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Barbie-maker Mattel opposes Burberry's 'BRBY' trade mark

Taken from | Author: TFL | Date: 28 June 2023

The meteoric rise of so-called Barbie-core – as helped along by a flurry hot pink wares on the runway and Greta Gerwig’s much-anticipated Barbie film – has an interesting new facet to it: Mattel is taking on Burberry in a new trade mark-centric clash. As we noted last week, Burberry filed an application for registration with the U.S. Patent and Trademark Office in July 2022 for the “BRBY” word mark for use on apparel and leather goods, and has caught the attention of BARBIE-maker Mattel in the process. In response to Burberry’s application, Mattel lodged a number of opposition-specific extensions with the Trademark Trial and Appeal Board (“TTAB”) and then finally filed a notice of opposition this week, asserting that it will be damaged if Burberry’s vowel-less mark is registered.

Setting the stage in its June 26 opposition, Mattel states that its BARBIE trade mark is “one of the most recognizable brands in the world.” In addition to amassing “extensive common law rights” as a result of decades of use, the “BARBIE® and BARBIE-formative marks” serve as the basis for a robust portfolio of trade mark registrations that range from the use of the BARBIE name on everything from dolls, toy furniture, and “accessories and doll clothes” to apparel, accessories, and footwear for children and adults. Further speaking to the well-known nature of the BARBIE mark, Mattel states that the U.S. Court of Appeals for the Second Circuit recognized back in 1991, for example, that “the ‘BARBIE’ doll is the best-selling toy doll in the world,” with “96 percent of three to eleven-year-old girls in the U.S. own[ing] at least one,” and in the span of 30 years to 1990, “600 million Barbie dolls were sold, one sold every two seconds.”

Against that background and given the likelihood of confusion that will stem from Burberry’s unauthorised use/registration of the BRBY mark, which is “highly similar to” the BARBIE marks in “appearance, sound, and commercial impression,” Mattel asserts that it will be harmed if the U.S. trademark office green-lights the British fashion brand’s application for registration.

Specifically, Mattel alleges that “the dominant (and, in most cases, the sole) portion of [its] mark is the word BARBIE.” Considered alongside the mark at the heart of Burberry’s application for registration (which is based on an existing registration in the United Kingdom), the Southern California-based toy titan claims that the marks are “visually similar,” and “when spoken aloud, [they] are phonetically identical.” In particular, Mattel contends that because Burberry’s mark – which the fashion brand has not yet used in the U.S., according to Mattel – “lacks any vowels to guide [the] pronunciation, it would likely be read in a manner phonetically identical to BARBIE.” In fact (and in light of enduring BARBIE-centric collaborations), Mattel claims that the BRBY mark “could reasonably be viewed by consumers as a subset or expansion of the BARBIE® trade marks.”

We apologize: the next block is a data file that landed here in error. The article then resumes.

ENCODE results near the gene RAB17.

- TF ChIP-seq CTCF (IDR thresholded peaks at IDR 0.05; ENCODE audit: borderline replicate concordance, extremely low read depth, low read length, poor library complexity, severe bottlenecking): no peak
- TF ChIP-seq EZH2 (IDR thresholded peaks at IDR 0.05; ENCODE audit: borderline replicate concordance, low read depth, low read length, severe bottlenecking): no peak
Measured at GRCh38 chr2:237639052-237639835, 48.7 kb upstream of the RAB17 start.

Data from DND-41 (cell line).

Beyond the similarities shared by the respective companies’ marks, themselves, Mattel maintains that the goods listed in Burberry’s trade mark application for registration (namely, those in Classes 18 and 25) “directly overlap with” many of the goods/services that it uses the BARBIE trade mark on. For example, Mattel “has used and uses the BARBIE® mark (and owns registrations for the BARBIE® mark) in connection with handbags, overnight bags, luggage, a broad range of clothing and apparel, footwear, and headwear – all of which are also proposed to be offered under the [Burberry] mark.” As such, consumers would “likely wonder if, or assume that, [Burberry’s] goods are licensed by or affiliated with [Mattel],” the company states in furtherance of its likelihood of confusion claim.

Doubling-down on its argument here, Mattel also argues that Burberry’s “goods, customers, and marketing channels so closely overlap with [its own] goods and services” that Burberry is “highly likely to cause confusion or mistake, or to deceive consumers” about the source/nature of any BRBY trade mark-bearing goods.

In addition to the likelihood of confusion that Burberry’s mark will cause, Mattel also opposes registration of the BRBY mark on dilution grounds, stating that it and its related companies “have engaged in nationwide advertising, promotion, and use of its distinctive … BARBIE® mark, for more than 60 years.” Hardly a coincidence, Mattel says that Burberry “has intentionally chosen [the BRBY] mark in order to create an association in the minds of those in the marketplace between the BARBIE® mark” and Mattel and its goods. “In view of the similarities of the parties’ marks and the fame of [Mattel’s] BARBIE® mark,” Burberry’s mark “so closely resembles [Mattel’s] famous BARBIE® mark” that it is likely to dilute “the distinctive quality of the BARBIE® mark,” the Barbie-maker argues, citing the potential for dilution by blurring and by tarnishing.

With the foregoing in mind, Mattel urges the TTAB to block the registration of the BRBY mark.

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